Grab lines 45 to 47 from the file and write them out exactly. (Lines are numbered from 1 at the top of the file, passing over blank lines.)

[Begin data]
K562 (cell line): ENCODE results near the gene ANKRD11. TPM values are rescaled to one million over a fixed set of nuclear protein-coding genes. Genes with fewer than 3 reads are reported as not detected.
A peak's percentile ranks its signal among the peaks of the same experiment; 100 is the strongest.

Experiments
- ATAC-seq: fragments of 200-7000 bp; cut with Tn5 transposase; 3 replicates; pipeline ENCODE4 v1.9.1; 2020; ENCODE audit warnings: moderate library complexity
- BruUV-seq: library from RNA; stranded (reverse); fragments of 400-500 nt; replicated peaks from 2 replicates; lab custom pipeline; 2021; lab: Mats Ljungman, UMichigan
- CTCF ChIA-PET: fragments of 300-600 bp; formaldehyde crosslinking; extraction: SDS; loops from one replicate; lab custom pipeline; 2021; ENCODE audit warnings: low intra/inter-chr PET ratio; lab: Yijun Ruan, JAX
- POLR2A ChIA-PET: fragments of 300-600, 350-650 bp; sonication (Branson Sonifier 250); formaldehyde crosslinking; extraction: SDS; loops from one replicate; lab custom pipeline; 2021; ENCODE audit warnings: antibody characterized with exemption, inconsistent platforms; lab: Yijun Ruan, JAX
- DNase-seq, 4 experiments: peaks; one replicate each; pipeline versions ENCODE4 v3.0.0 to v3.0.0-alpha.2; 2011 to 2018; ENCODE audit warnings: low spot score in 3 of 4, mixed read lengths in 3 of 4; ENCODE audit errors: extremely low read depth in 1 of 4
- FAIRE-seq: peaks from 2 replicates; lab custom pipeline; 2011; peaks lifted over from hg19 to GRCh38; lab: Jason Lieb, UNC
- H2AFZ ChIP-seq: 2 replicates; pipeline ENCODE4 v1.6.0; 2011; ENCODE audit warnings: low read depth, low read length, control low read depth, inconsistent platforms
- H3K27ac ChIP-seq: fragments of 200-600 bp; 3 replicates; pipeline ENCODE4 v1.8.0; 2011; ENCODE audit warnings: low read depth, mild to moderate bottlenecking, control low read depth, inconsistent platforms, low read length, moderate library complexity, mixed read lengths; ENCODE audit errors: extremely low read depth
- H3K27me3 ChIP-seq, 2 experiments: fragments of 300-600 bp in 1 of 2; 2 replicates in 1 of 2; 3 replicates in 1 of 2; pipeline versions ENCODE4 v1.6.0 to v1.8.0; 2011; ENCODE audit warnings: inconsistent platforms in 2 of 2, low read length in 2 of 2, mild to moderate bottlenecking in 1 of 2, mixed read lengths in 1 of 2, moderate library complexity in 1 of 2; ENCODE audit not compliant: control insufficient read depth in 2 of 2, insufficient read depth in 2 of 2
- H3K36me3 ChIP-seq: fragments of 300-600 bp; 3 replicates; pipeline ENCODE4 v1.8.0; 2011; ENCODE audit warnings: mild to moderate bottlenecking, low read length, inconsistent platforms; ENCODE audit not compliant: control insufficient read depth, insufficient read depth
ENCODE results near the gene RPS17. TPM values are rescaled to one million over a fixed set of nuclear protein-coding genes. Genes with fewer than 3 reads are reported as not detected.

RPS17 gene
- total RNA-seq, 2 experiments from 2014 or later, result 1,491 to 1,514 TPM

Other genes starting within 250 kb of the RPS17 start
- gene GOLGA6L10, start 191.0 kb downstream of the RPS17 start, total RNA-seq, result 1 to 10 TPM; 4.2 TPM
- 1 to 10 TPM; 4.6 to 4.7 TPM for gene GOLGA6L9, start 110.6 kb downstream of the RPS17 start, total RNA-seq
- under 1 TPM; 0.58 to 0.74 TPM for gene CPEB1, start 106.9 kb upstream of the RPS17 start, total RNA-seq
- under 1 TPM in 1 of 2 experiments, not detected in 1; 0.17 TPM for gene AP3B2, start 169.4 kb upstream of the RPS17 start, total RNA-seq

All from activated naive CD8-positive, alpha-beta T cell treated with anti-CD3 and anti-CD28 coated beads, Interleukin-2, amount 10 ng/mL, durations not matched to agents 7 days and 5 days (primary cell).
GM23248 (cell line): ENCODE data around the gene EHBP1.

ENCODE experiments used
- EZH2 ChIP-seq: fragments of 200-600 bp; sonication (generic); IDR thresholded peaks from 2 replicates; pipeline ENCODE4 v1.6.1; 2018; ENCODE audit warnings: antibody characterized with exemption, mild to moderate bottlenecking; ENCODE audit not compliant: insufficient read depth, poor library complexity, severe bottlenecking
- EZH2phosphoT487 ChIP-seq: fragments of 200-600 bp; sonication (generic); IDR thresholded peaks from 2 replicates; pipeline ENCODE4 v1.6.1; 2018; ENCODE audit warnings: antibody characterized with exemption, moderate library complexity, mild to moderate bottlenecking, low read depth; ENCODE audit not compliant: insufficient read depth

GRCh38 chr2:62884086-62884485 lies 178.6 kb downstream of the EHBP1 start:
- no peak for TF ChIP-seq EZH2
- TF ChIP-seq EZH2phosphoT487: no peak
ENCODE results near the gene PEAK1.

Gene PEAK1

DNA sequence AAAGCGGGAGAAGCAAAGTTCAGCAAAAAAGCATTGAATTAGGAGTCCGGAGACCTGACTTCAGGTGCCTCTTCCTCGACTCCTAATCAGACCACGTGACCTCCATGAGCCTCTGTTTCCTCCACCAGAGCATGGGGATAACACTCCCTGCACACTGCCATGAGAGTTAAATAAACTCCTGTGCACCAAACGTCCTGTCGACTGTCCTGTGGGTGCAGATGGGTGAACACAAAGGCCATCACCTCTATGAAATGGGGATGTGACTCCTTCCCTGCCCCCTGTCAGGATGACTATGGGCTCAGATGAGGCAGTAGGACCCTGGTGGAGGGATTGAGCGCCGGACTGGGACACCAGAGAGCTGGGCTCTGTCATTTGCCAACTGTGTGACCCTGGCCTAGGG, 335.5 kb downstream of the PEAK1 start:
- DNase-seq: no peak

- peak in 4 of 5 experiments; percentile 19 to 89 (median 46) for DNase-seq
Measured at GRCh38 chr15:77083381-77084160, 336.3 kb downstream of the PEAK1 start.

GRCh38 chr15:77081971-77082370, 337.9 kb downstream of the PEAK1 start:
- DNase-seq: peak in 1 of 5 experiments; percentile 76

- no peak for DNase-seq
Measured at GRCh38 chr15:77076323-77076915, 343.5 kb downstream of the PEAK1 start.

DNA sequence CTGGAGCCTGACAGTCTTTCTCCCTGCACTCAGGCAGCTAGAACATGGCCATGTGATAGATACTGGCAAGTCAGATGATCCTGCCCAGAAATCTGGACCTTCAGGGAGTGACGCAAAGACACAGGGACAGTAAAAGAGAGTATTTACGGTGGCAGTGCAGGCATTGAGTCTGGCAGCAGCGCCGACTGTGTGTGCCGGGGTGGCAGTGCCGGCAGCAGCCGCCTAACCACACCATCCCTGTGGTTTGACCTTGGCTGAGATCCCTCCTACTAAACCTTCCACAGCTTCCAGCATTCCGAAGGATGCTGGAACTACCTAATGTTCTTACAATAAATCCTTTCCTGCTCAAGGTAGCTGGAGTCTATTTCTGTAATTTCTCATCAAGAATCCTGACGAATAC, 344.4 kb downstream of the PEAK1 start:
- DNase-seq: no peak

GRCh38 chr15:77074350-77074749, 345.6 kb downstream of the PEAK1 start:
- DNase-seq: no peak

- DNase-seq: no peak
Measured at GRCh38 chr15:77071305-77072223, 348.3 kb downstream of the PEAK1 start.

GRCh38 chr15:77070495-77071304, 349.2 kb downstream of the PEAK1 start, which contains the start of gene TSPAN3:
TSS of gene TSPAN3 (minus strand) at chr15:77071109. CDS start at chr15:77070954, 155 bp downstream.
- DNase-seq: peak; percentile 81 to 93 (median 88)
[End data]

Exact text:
Measured at GRCh38 chr15:77071305-77072223, 348.3 kb downstream of the PEAK1 start.

GRCh38 chr15:77070495-77071304, 349.2 kb downstream of the PEAK1 start, which contains the start of gene TSPAN3:
TSS of gene TSPAN3 (minus strand) at chr15:77071109. CDS start at chr15:77070954, 155 bp downstream.